Tina at the allergy clinic is MY HERO!

I sat in the chair next to her last Wednesday morning, mouth breathing defeatedly.  She took one look and said, "Oh!  Something here is not right."

Huh?  You mean I'm not crazy?  What?

After taking a thorough history, she looked up in my snoot and the next thing I know, I'm heading to the CT scanner.  Thank GOD!  Turns out I had a raging sinus infection and that was the beast behind my exhaustion.  Who knew?  I was under the assumption that because my drainage was clear, it wasn't an infection.

But it was.  My maxillary sinuses were so blocked that nothing could get in or out.  Just sealed off festering pockets of goo.  Lovely!  No wonder I felt like crap!

She made a To Do list of aggressive therapy:  steroids, Afrin, antibiotics.  Within hours I was feeling better and after a full night's sleep, I was feeling significantly better.  I started to realize just how crummy I was feeling, once I began to improve.

I just wanted to say thanks to Tina and her expertise. It was so nice having someone who listened to me and helped me.  Unfortunately, half the time my docs just up my antidepressants when I go in with complaints.  It was refreshing to have someone validate that it wasn't in my head (even though technically it was), and that there indeed was a reason that I felt bad and yes, I really did feel bad. Not faking it.

When it feels like so many doctors just push you through assembly style, don't listen and don't even seem to care, it is so exciting to have someone step up to the plate and do what they were trained to do.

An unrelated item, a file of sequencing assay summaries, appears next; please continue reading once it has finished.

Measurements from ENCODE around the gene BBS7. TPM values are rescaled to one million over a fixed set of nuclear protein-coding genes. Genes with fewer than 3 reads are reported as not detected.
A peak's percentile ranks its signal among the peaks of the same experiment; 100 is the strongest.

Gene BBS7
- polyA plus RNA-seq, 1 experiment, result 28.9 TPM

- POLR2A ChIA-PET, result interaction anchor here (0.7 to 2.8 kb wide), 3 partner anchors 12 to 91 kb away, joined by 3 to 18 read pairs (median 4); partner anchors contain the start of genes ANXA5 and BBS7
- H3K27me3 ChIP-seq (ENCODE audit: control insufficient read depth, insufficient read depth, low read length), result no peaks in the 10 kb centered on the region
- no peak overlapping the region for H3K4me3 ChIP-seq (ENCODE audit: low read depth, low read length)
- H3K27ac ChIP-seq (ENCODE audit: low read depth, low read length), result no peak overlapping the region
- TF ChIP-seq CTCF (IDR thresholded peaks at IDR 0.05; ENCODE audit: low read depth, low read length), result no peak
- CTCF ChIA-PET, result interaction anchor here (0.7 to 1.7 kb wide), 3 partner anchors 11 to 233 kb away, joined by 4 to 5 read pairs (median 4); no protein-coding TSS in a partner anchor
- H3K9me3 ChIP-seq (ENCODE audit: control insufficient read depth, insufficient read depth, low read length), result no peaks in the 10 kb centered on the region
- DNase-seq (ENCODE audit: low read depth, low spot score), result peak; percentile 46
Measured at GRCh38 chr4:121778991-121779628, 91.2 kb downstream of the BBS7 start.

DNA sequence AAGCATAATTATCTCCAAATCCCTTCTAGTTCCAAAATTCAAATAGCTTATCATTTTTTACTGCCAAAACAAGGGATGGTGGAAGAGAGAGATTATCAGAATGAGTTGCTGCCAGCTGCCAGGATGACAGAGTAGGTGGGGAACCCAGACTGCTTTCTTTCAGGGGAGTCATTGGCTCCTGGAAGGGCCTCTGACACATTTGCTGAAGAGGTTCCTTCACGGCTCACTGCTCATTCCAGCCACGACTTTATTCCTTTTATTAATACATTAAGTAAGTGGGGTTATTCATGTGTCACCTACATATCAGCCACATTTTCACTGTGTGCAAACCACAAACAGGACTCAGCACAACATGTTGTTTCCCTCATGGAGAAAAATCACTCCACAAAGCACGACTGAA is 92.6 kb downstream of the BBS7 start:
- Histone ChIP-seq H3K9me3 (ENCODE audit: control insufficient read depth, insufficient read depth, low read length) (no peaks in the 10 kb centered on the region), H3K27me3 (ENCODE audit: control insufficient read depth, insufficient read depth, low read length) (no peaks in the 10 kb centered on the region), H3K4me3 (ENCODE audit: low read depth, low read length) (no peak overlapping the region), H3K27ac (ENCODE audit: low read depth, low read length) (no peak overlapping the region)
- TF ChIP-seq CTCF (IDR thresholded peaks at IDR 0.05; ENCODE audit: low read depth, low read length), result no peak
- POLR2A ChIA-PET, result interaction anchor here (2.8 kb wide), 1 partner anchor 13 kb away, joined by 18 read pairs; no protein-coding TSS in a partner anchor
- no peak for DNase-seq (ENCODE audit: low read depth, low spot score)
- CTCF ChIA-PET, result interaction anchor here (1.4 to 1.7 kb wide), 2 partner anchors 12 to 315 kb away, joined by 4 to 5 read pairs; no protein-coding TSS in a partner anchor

Who knows, now I might actually have the energy to exercise!  Dear Diary!

Monday, November 9, 2009

My First ER Visit, EVER!

The ability to swallow my own saliva was a short lived ability.

I got up Sunday feeling okay, but tired and weak and a smidge dizzy. My poor brain was jonesing for some Lexapro. Well, maybe I could take one after some warm beverage. I nearly got stuck taking one Saturday before the trip to the vet's office. So I wasn't looking forward to it.

Because I hadn't had much of anything in days and I was down 10 pounds since Wednesday afternoon's weigh in, I thought I would do hot cocoa again. Yeah. Not a good idea. Two small sips was enough to wake the Slime Monster.

This attack started about 9:15. By 11:30 I was still sliming and it showed no signs of stopping. I was anxious, jittery and worried. Enough was enough. I had to go to the hospital.

Here's a word to the wise: make sure you have an emergency contact number for off-hours for your surgical clinic. I assumed I had one, but I didn't. I emailed my nutritionist, Jessica, and my surgeon, but wasn't sure if they checked work email on the weekends. Lord knows I don't! I tried calling the hospital but got nowhere, there. I asked the guy who answered the phone if I came in, could they page the on call surgeon? "Ma'am, that's hearsay. If you need to come in, come in."

WTF? Hearsay? I asked you a question dude, I didn't tell you a rumor. I just want to know if the ER can get me my doc!

I gave up and decided to go in, spit cup in hand.

The time to go to the ER is 11:45 on Sunday. I was called back in less than a minute and in a room within 5. I curled up on the gurney and the emotional relief of being seen by medical staff helped me calm down and the sliming finally stopped. I slept for a few hours while they were paging the on-call doc, periodically interrupted by ER docs.